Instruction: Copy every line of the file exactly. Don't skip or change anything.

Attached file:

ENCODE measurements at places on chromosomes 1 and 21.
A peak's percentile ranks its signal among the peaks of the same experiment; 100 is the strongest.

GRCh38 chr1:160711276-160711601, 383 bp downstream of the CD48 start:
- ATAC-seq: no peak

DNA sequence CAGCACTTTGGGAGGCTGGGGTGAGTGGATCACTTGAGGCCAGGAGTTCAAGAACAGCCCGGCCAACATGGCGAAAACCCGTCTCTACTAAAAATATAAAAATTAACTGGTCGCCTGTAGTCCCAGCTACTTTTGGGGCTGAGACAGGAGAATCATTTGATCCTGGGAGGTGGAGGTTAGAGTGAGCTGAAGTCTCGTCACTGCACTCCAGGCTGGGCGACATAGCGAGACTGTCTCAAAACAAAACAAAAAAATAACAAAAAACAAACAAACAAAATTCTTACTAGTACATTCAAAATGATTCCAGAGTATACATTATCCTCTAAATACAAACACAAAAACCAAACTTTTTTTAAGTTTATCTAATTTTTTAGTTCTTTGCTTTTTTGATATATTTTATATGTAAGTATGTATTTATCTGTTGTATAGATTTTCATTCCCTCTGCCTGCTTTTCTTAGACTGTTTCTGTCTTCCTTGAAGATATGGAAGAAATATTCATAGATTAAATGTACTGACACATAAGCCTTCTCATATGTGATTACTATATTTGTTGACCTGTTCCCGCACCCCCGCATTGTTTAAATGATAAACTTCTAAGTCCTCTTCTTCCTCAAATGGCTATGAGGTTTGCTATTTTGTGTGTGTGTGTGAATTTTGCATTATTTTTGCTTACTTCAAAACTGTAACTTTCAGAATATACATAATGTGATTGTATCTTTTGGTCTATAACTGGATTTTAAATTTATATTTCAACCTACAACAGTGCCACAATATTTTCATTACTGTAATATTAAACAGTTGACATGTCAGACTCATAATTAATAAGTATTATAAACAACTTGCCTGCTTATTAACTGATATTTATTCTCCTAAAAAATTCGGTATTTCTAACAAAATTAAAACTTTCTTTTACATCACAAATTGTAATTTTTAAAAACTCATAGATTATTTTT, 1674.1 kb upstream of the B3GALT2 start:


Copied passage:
ENCODE measurements at places on chromosomes 1 and 21.
A peak's percentile ranks its signal among the peaks of the same experiment; 100 is the strongest.

GRCh38 chr1:160711276-160711601, 383 bp downstream of the CD48 start:
- ATAC-seq: no peak

DNA sequence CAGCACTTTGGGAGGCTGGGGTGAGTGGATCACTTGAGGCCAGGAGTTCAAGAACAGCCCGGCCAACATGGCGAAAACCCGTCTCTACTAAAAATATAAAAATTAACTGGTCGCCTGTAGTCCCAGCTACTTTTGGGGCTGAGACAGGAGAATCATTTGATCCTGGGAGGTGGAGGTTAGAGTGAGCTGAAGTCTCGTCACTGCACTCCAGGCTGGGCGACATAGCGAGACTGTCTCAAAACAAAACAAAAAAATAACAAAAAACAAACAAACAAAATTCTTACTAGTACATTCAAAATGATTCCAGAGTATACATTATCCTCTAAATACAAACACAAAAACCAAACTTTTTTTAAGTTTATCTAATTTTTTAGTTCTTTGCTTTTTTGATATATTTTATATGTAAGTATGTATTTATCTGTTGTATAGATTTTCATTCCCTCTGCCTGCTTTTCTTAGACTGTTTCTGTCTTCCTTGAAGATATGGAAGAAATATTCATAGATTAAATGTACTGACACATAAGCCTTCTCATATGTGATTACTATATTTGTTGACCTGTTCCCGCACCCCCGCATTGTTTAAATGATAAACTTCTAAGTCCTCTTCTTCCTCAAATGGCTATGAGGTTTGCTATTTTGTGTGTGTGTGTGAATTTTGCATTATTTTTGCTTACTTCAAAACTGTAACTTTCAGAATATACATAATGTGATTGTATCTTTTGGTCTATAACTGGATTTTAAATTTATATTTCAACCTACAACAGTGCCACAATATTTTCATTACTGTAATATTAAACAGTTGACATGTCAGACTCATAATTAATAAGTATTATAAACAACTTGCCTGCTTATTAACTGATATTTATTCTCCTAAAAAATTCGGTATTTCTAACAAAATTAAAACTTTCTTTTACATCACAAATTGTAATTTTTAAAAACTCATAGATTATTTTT, 1674.1 kb upstream of the B3GALT2 start: